There’s an entirely new language developing, thanks to a miniscule little virus wreaking havoc in the world. Corona virus has shown us covidiots, established a coronaverse and caused a corona coaster. Some salaried people are smiling because they can work in their pyjamas and now proclaim to know what work-from-home means – coffee whenever you want, wake up without an alarm and surf the net at random. Why does this make me giggle? I wish I could work like that.
The gig economy
It made me think about my work as a freelancer in the so-called gig economy. I thought gig economy was a newish phrase too but, evidently, it was coined years back already. I’ve not heard it used frequently in my circles, which are a little small admittedly and, no doubt, out of touch. Nevertheless, the gig economy refers to work or services offered on demand, often through online platforms and remotely. Apparently, it’s what I’ve been doing for nearly 10 years.
Am I a gigger then who giggles? Or a freelancer who frets?
The gig economy is clearly not the same as the economy of salaried employees working remotely from home in a pandemic. Neither is it as laughable as they suggest. It’s a never-ending adventure that requires utmost resilience – much like what anyone needs when braving the Golden Loop or the Anaconda. And then, along came the impact of the corona virus, casually given a name akin to a fairground attraction. It arrived almost to prove the depths of our tenacity and the breadth of our courage as freelancers, with its descriptive name and an opportunity to swing us high and low, up and down, all around until dizziness, tears and screaming with laughter have been exhausted. They call it the corona coaster. It’s what we know as the up-down and down-up nature of freelancing.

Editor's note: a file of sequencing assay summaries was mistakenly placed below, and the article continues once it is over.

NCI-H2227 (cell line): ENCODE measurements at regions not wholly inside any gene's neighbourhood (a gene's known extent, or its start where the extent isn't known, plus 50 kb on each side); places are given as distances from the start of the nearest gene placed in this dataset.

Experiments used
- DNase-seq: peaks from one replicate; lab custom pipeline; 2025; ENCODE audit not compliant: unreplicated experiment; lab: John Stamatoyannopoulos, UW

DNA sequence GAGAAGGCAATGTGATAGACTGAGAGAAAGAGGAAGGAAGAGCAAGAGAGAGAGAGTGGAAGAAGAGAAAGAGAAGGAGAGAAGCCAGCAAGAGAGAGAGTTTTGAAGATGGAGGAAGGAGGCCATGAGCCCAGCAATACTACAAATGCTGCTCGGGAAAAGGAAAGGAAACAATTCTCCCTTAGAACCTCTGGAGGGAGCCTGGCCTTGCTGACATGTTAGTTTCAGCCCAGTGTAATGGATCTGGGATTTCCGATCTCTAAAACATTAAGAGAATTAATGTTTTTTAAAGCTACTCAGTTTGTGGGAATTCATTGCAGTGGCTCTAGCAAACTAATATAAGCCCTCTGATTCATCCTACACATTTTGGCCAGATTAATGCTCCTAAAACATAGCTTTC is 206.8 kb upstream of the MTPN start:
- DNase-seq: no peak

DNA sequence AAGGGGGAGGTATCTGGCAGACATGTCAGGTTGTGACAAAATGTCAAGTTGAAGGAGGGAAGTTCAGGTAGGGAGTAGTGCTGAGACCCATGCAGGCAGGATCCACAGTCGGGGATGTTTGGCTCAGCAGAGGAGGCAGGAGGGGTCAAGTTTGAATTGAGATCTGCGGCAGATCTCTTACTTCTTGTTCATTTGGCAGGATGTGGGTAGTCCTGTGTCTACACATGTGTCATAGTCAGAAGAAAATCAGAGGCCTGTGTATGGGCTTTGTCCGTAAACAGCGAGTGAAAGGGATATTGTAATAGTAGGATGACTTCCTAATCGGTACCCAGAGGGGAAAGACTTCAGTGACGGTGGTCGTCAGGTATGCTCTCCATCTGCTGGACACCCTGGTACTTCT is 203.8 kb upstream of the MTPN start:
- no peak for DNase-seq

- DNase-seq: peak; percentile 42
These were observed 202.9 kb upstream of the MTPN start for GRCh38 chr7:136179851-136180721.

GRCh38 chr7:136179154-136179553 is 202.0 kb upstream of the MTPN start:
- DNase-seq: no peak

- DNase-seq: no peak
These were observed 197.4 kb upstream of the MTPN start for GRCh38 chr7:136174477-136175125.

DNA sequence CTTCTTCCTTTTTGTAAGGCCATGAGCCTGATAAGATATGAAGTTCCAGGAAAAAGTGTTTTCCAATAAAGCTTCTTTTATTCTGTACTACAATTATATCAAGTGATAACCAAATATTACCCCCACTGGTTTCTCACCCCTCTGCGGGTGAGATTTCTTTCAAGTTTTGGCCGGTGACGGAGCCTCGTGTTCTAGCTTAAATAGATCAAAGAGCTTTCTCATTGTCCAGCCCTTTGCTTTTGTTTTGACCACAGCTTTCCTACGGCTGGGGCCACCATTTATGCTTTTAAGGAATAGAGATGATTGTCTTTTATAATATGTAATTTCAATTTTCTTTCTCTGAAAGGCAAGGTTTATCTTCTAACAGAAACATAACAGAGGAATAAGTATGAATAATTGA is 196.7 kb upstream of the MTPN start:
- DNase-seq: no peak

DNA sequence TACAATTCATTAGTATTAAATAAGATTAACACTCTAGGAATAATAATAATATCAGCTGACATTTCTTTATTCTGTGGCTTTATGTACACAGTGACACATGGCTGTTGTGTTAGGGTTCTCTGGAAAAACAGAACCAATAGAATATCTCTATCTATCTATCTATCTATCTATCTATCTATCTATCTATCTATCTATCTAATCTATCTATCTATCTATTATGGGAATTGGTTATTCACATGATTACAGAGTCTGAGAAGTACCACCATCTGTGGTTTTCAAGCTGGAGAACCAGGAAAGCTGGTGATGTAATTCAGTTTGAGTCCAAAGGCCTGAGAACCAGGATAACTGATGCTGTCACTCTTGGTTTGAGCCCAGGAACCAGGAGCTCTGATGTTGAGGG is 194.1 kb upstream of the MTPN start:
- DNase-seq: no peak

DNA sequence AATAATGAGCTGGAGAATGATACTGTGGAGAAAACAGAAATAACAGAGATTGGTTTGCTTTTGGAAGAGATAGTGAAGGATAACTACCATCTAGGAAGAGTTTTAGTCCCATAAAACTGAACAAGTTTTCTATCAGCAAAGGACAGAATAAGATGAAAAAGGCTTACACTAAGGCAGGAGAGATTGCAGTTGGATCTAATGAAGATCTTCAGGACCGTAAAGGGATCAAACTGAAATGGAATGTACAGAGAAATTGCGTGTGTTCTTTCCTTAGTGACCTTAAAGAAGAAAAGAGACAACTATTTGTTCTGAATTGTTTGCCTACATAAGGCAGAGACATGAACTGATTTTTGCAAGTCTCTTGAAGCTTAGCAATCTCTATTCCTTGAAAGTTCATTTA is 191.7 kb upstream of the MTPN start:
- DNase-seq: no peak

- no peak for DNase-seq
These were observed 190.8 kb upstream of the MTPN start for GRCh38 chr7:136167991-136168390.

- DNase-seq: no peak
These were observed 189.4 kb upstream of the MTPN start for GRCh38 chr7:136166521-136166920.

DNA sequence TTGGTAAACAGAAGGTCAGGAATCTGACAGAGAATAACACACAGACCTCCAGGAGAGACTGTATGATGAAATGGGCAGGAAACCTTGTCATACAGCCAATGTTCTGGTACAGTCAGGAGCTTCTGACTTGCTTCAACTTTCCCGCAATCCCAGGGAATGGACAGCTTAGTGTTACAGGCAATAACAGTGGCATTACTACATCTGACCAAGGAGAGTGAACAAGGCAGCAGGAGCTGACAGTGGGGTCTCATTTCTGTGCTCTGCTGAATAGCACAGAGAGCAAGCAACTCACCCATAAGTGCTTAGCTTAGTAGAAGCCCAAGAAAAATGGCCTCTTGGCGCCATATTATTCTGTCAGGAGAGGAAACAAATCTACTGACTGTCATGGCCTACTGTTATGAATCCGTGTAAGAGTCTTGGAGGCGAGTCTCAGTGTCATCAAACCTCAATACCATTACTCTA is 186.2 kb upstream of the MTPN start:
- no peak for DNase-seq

The freelance fairground
The down side of freelancing:
- paid per job
- no employee benefits such as holiday pay or paid sick leave
- no traditional/fixed working hours
- no work no pay
- carry all your own risk and manage all your own resources
- toilet breaks, tea and texting are for one’s own account
The upside of freelancing:
- be your own boss
- determine your terms of work (this can also mean no work!)
- manage your own tax and hopefully pay less
- organize your time independently
- regulate your workflow to accommodate other commitments
- be your best promoter
- control how exploitable you are
- be accountable to yourself
Corona coaster freelancing
The pandemic arrived and we all panicked – necessarily so. Many of us lost work and were forced to rethink our ways forward. However, what we’ve lacked in income we’ve made up for in creativity, energy, persistence and determination. We’ve joined forces and shared resources. I realised that my years as a freelancer prepared me to cope more effectively with the changes imposed by the corona virus than the salaried people I know and even the stay-at-home/unemployed people I know. It’s really quite an irony. In a time of despair, loss and change, it is the freelancer, unprotected by employee benefits or maybe even a partner’s income, who knows how to negotiate stormy weather, access potential gigs and just keep on roller coasting – up and down and all around. To those still on the down, know there is an up. I’m also still waiting. To those who thought they knew how I worked, laughed away my feeble explanations about stress and constant juggle, or ignorantly envied what they thought they understood about it …it’s worth a sort of giggle as we now, unfortunately, ride this corona coaster together. I‘m not sure who gets the last laugh or even if it’s worth a giggle.